A friend persuaded me to ring the credit card company and the man there gave me a phone number to quote to any repairer I took the computer to. The computer man came off the phone and told me I was a lucky woman as he had been told to fix it regardless of cost and not bother me with any fees as the credit card company would pay, which they did. I have never bought anything without paying on my credit card since.

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Kia Sorrento towing a Coachman VIP 575/4

 

Our blog: jennyandjohngocaravanning. wordpress. com

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My nearly one year old computer went kaput on the same day that the firm who sold it to me went into liquidation. I had paid for it with my credit card and paid off the credit card at the end of the month as normal.

 

A friend persuaded me to ring the credit card company and the man there gave me a phone number to quote to any repairer I took the computer to. The computer man came off the phone and told me I was a lucky woman as he had been told to fix it regardless of cost and not bother me with any fees as the credit card company would pay, which they did. I have never bought anything without paying on my credit card since.

And it's also strange how shops who have told you that' it's nothing to do with them, suddenly change their mind when you mention section 75 to them. Martin Lewis you are a star! . ...Peter

Peter and Sandy pulling a 2016 Coachman VIP 565 with

2016 Ford Kuga 2. 0. 180 ps. Titanium Nav.

Retired and loving it.

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One thing to note here is to be aware of what I consider to be sharp practice on the part of a dealer. I recently bought a new small car from dealer, on top of the basic price there was a few extras such as parking sensors that were added on.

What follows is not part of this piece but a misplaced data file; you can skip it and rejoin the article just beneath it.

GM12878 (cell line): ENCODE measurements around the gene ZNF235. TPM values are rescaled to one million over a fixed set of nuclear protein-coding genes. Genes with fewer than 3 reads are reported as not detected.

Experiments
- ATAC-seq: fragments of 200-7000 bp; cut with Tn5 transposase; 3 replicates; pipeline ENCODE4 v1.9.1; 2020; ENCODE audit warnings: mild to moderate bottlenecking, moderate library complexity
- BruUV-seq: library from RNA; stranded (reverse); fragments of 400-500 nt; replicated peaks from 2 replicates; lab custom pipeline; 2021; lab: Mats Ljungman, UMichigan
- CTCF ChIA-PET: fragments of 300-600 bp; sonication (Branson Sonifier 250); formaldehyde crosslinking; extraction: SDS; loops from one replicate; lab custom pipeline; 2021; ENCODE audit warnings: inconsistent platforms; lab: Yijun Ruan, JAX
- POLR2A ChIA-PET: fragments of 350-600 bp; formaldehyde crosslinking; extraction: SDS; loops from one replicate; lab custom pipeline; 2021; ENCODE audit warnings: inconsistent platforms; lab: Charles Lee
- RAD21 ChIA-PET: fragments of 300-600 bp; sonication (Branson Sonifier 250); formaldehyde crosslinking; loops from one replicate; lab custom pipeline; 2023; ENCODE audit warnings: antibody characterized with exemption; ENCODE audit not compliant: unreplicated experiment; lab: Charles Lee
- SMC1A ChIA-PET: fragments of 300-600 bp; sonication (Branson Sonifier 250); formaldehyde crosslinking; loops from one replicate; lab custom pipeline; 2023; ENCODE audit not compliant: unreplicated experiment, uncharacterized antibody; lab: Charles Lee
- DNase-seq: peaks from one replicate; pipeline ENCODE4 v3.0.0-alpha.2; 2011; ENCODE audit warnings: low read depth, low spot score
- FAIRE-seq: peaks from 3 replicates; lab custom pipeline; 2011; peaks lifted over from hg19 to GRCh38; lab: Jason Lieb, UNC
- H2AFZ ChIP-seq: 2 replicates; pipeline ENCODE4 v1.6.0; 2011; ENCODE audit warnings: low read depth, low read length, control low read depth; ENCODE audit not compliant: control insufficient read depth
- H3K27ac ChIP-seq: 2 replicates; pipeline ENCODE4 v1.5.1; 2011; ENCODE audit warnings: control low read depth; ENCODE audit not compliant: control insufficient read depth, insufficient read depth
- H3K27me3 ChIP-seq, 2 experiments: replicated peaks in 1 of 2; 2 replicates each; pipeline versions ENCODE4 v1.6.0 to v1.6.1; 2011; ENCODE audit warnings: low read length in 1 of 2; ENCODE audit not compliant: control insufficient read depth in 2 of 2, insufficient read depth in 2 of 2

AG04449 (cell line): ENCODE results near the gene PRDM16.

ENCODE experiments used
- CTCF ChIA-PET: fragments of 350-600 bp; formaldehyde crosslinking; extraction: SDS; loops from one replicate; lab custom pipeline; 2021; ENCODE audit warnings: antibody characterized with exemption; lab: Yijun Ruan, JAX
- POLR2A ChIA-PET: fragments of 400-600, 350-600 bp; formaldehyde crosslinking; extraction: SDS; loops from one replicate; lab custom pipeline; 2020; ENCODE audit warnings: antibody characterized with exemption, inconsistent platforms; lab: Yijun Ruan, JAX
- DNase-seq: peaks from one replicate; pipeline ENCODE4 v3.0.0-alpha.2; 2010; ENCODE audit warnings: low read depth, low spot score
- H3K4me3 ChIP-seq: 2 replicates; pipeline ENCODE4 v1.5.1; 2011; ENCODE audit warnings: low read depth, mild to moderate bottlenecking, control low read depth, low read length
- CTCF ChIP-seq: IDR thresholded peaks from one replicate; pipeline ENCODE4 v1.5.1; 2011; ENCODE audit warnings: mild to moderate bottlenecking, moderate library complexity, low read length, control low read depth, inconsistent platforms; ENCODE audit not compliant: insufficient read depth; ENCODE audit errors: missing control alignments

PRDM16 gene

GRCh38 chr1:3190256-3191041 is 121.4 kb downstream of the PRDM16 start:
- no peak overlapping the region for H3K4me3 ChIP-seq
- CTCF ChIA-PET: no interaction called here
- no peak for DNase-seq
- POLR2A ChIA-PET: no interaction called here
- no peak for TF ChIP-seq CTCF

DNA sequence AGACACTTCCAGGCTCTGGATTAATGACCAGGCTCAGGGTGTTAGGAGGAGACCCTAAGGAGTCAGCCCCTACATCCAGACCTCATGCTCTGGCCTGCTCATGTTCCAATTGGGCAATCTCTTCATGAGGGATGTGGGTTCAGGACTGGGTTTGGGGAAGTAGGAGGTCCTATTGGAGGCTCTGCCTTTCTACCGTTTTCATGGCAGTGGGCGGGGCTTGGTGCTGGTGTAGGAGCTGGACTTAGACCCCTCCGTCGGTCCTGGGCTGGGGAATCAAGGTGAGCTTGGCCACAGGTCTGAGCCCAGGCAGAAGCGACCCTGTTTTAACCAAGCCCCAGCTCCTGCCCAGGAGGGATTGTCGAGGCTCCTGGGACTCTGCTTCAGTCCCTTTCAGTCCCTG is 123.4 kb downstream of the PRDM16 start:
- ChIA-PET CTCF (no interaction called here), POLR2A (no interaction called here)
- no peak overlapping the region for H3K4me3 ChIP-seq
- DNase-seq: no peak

I paid a proportion of the car price on cc but on the invoice this wasn't shown as such, instead it was only shown against the cost of the extras. This made the car look as though it was all paid for as cash or dealer contribution and only the extras were covered by the cc payment.

I had the invoice changed to show the total price and what had been paid by cc.

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One thing to note here is to be aware of what I consider to be sharp practice on the part of a dealer. I recently bought a new small car from dealer, on top of the basic price there was a few extras such as parking sensors that were added on.

I paid a proportion of the car price on cc but on the invoice this wasn't shown as such, instead it was only shown against the cost of the extras. This made the car look as though it was all paid for as cash or dealer contribution and only the extras were covered by the cc payment.